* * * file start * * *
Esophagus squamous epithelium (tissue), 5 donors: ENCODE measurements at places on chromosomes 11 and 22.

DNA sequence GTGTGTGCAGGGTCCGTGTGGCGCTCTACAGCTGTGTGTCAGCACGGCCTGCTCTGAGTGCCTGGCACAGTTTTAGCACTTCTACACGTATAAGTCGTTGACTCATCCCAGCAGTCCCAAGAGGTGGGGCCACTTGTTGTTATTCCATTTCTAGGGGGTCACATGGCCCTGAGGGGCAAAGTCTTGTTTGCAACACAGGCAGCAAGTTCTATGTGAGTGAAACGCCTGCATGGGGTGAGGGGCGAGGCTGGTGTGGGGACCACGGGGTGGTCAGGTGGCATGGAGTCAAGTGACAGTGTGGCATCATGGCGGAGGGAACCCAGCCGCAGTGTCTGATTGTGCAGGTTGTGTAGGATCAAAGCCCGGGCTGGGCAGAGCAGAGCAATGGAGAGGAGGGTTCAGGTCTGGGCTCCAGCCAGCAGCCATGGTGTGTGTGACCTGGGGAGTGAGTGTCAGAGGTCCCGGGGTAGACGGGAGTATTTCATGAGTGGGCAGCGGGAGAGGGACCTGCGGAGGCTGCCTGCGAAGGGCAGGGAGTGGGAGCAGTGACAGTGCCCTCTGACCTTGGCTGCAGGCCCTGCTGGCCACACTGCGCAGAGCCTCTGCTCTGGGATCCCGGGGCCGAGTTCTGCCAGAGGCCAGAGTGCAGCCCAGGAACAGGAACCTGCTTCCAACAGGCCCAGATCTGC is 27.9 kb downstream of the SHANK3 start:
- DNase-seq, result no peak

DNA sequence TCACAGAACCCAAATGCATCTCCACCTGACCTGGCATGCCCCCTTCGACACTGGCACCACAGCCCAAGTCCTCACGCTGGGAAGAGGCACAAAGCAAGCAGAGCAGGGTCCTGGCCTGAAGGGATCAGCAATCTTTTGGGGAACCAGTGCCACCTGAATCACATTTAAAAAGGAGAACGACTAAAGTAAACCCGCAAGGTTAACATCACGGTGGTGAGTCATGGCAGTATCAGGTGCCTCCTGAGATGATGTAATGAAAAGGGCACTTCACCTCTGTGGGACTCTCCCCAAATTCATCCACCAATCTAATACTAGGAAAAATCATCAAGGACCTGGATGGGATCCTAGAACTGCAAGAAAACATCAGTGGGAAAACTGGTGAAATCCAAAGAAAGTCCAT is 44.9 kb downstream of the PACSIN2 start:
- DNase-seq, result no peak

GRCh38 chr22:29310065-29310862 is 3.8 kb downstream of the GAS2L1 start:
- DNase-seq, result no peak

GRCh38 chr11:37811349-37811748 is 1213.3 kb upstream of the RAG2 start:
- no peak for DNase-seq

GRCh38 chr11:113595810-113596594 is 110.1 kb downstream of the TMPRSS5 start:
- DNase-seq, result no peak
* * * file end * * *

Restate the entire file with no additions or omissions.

Esophagus squamous epithelium (tissue), 5 donors: ENCODE measurements at places on chromosomes 11 and 22.

DNA sequence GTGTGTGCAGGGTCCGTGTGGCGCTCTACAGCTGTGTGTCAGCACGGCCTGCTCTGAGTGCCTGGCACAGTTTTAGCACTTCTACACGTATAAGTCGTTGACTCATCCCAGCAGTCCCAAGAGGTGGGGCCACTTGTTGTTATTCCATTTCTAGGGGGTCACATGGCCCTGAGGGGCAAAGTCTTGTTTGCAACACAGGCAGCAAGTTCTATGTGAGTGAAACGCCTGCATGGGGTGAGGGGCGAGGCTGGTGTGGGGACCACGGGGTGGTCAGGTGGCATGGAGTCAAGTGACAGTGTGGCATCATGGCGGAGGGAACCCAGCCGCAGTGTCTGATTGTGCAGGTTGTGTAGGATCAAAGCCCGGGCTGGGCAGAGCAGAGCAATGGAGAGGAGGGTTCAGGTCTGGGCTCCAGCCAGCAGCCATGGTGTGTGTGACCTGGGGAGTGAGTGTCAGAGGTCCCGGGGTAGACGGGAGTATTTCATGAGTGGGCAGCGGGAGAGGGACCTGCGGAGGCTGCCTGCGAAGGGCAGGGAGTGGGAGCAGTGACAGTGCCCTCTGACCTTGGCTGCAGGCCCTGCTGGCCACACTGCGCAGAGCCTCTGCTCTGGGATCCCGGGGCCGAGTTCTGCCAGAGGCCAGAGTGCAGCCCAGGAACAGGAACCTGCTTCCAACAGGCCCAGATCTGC is 27.9 kb downstream of the SHANK3 start:
- DNase-seq, result no peak

DNA sequence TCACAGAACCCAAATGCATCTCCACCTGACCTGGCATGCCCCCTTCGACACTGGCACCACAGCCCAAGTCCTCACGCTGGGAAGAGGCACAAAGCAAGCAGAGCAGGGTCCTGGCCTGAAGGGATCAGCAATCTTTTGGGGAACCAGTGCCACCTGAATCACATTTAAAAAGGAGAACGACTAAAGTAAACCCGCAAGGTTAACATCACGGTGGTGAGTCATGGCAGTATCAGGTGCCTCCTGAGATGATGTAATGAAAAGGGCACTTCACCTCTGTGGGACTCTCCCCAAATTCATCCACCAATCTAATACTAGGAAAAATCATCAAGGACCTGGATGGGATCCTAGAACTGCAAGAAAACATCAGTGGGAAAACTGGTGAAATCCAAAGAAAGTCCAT is 44.9 kb downstream of the PACSIN2 start:
- DNase-seq, result no peak

GRCh38 chr22:29310065-29310862 is 3.8 kb downstream of the GAS2L1 start:
- DNase-seq, result no peak

GRCh38 chr11:37811349-37811748 is 1213.3 kb upstream of the RAG2 start:
- no peak for DNase-seq

GRCh38 chr11:113595810-113596594 is 110.1 kb downstream of the TMPRSS5 start:
- DNase-seq, result no peak